Extra tea: Read and meditate on Joshua 4:1–7.

From God, Me, & a Cup of Tea for the Seasons, (c) 2018 Michele Huey. All rights reserved.

Beauty in Brokenness

Yet, O LORD, you are our Father. We are the clay, you are the potter; we are all the work of your hand. – Isaiah 64:8 (NIV)

If your place is like ours, you have a collection of broken things that have been mended—a favorite teapot or cup, a figurine, a ceramic trivet made by a grandchild.

Sometimes things can be mended so well you can barely see the cracks. Other times, slivers or shards are missing, so you display the piece with the mend toward the wall, or in a position where the scar cannot be seen.

But the Japanese art of kintsukuroi, instead of hiding the imperfections, actually highlights the brokenness. Ceramic pieces are put together not with transparent adhesive but with a lacquer laced with powdered gold, silver, or platinum.

The effect is stunning. Your eyes are drawn to the golden cracks, and the piece is more beautiful for having been broken.

We all have been broken, haven’t we?

It’s called “life,” and our brokenness comes from different sources. Relationships, divorce, death, illness, accident, injury, and finances constitute some causes outside of ourselves.

But sometimes our brokenness comes from within: a hurt held onto for far too long, a physical imperfection—remember the man who overcame a disabling stutter? We see physical, emotional, and mental disabilities as flaws, as ugliness we must deal with or hide.

I’ve endured a hearing loss in both ears since I was an infant. I spent most of my life trying to hide it. I refused to wear a hearing aid until I had to if I wanted to get a college education. Even then I hid it with long hair. I learned to be a talker because if I was the one always talking, I didn’t have to struggle to hear what someone else was saying—and usually getting it wrong.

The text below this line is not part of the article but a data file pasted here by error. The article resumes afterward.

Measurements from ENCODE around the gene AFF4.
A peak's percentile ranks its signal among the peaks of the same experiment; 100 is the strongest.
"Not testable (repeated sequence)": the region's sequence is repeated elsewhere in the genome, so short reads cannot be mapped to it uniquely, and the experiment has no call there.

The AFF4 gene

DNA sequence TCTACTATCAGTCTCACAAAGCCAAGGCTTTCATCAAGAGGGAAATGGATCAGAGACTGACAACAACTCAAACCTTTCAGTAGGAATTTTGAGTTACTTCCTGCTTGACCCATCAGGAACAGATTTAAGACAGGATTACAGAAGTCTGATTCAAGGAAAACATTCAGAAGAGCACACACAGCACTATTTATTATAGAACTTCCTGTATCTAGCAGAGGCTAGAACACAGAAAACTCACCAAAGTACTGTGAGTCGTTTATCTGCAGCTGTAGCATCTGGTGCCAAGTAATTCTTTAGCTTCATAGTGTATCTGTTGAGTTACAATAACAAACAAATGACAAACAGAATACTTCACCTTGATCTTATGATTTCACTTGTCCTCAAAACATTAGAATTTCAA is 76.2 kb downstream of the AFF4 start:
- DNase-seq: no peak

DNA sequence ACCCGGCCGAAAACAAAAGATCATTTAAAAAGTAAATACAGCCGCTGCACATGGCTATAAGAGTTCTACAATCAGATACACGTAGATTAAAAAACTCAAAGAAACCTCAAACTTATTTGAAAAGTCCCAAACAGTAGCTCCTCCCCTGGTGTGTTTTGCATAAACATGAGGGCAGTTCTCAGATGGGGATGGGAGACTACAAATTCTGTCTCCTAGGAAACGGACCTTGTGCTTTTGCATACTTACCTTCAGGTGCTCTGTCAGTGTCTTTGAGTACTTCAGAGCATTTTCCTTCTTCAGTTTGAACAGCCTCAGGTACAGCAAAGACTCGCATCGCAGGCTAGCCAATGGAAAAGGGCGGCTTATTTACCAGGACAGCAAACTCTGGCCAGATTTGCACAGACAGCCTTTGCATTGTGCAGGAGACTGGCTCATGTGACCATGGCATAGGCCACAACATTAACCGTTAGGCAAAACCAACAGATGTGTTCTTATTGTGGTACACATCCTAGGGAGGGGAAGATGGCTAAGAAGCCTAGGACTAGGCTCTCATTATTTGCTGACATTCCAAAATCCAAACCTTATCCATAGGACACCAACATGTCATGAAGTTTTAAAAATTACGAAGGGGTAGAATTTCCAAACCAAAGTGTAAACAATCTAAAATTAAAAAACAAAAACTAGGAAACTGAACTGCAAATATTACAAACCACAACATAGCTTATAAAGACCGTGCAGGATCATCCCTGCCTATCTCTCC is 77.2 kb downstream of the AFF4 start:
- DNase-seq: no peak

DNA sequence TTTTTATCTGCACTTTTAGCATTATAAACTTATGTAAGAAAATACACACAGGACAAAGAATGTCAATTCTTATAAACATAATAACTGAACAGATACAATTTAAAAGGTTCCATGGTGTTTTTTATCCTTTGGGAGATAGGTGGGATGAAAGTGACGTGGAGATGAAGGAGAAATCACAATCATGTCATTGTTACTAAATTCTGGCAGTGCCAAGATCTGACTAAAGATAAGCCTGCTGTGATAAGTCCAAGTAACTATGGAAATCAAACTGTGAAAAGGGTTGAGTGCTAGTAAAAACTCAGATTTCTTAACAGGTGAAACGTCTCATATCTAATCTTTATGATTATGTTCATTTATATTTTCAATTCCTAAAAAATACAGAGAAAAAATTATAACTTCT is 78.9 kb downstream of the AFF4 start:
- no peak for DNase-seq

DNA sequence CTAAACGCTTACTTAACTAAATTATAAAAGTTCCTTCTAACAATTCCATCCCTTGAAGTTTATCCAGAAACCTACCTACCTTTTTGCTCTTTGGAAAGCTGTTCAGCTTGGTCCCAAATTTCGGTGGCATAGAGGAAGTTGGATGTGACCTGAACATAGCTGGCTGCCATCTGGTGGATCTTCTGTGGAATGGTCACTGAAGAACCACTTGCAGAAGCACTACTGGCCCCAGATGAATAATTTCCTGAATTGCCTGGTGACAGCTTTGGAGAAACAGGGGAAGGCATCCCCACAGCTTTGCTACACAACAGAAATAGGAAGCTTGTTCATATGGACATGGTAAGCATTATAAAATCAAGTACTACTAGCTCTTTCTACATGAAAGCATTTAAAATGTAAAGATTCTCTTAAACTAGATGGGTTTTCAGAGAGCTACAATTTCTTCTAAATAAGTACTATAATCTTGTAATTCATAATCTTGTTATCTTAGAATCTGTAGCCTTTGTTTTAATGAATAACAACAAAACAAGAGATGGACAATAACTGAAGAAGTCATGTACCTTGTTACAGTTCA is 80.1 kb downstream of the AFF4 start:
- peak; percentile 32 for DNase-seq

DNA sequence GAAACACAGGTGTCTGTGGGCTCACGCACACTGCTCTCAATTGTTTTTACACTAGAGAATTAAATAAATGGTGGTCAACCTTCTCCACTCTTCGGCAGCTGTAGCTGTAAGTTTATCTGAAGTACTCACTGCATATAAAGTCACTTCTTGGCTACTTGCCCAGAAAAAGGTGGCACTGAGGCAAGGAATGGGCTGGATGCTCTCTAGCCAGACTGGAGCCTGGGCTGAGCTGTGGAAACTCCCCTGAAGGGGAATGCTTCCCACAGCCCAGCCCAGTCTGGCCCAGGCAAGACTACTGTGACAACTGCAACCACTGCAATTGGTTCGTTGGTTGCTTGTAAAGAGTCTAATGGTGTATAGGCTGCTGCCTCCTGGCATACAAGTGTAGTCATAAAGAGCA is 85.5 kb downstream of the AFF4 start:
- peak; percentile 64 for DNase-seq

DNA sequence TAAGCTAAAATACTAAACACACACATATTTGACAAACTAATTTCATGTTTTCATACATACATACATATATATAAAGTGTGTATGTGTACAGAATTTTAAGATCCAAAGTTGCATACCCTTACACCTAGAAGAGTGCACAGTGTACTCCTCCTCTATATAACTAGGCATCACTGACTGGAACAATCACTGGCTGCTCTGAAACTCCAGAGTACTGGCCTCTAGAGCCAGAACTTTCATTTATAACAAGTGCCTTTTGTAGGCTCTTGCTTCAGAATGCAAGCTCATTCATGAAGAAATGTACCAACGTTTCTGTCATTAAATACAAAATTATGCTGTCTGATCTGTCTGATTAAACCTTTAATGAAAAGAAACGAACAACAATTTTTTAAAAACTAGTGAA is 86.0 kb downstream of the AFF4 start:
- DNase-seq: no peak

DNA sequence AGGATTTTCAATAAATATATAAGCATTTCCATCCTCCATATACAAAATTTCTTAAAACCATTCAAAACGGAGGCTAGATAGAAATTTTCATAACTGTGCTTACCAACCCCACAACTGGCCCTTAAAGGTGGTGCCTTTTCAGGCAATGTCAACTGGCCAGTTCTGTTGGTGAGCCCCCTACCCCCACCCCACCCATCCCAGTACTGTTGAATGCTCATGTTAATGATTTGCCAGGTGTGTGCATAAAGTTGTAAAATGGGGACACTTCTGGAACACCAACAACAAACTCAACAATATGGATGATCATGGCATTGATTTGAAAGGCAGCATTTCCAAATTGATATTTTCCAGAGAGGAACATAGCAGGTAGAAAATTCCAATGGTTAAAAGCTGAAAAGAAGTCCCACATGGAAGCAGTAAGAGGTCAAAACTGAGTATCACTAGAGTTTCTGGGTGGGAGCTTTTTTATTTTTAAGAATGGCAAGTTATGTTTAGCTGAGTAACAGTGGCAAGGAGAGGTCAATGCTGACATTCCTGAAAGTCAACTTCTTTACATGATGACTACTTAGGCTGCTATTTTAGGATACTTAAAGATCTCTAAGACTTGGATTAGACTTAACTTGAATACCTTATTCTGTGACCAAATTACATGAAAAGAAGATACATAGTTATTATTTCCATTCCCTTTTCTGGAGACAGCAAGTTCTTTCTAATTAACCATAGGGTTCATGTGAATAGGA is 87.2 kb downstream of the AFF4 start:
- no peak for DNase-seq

We also hide emotional and mental flaws. How long will someone suffer with a learning disability, such as dyslexia, before admitting they need help? Or bipolar disorder?

We do our best to conceal our imperfections, don’t we? If we can’t lick ’em, we hide ’em.

It doesn’t help that our society overstresses perfection. You can’t believe a photo anymore because it may have been photoshopped, air brushed, or otherwise tweaked so the subject appears flawless.

That’s what intrigues me about kintsukuroi—the artist doesn’t treat the brokenness as a flaw, but rather something to be made beautiful. The breakage isn’t concealed but brought out by the gold in the adhesive that bonds it back together. Brokenness is not something to be hidden, disguised, shoved under a rug and forgotten about, but rather something to be celebrated—a part of the object’s history.

You are what you are because you have been broken. You’re more beautiful because of your flaws. Your imperfections don’t damage you in such a way that you’re no longer useful.

On the contrary, because you’ve been broken, you can be even more useful.

How? By giving your brokenness to the Master of Kintsukuroi and let Him transform what you consider ugly into the beauty He sees in you even now.

I’ve always thought of brokenness as something ugly, something to be shunned. But You don’t see it that way, do you, Father? As the Master Potter, You see beauty in my brokenness. Help me to see it that way, too—and embrace it. Amen.

Read and meditate on Jeremiah 18:1–4.

 From God, Me, & a Cup of Tea, 101 devotional readings to savor during your time with God, © 2017, Michele Huey. All rights reserved. Used with permission.